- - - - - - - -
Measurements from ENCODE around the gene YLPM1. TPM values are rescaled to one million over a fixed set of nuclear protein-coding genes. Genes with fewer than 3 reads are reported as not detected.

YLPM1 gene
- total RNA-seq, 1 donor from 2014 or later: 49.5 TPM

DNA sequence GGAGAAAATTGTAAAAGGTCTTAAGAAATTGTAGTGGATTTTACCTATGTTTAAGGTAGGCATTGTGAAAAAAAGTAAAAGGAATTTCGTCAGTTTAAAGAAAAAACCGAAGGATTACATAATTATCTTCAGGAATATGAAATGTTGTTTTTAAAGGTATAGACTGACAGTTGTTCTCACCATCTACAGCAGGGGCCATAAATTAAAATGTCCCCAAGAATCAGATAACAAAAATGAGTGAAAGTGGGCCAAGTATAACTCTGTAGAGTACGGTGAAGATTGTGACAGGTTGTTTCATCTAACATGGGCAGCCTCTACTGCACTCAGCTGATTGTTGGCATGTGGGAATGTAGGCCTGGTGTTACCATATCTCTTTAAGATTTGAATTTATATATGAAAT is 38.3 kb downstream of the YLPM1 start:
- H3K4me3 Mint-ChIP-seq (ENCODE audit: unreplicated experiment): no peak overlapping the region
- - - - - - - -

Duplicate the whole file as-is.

Measurements from ENCODE around the gene YLPM1. TPM values are rescaled to one million over a fixed set of nuclear protein-coding genes. Genes with fewer than 3 reads are reported as not detected.

YLPM1 gene
- total RNA-seq, 1 donor from 2014 or later: 49.5 TPM

DNA sequence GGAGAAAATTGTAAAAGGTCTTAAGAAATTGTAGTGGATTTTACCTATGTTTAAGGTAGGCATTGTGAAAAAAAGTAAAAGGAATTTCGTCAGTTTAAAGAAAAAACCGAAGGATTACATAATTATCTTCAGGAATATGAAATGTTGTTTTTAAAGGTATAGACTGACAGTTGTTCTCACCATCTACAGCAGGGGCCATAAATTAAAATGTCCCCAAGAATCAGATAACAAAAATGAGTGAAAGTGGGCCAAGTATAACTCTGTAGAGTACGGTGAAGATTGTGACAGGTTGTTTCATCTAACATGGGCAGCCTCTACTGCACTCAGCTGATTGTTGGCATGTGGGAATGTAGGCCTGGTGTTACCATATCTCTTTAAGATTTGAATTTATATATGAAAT is 38.3 kb downstream of the YLPM1 start:
- H3K4me3 Mint-ChIP-seq (ENCODE audit: unreplicated experiment): no peak overlapping the region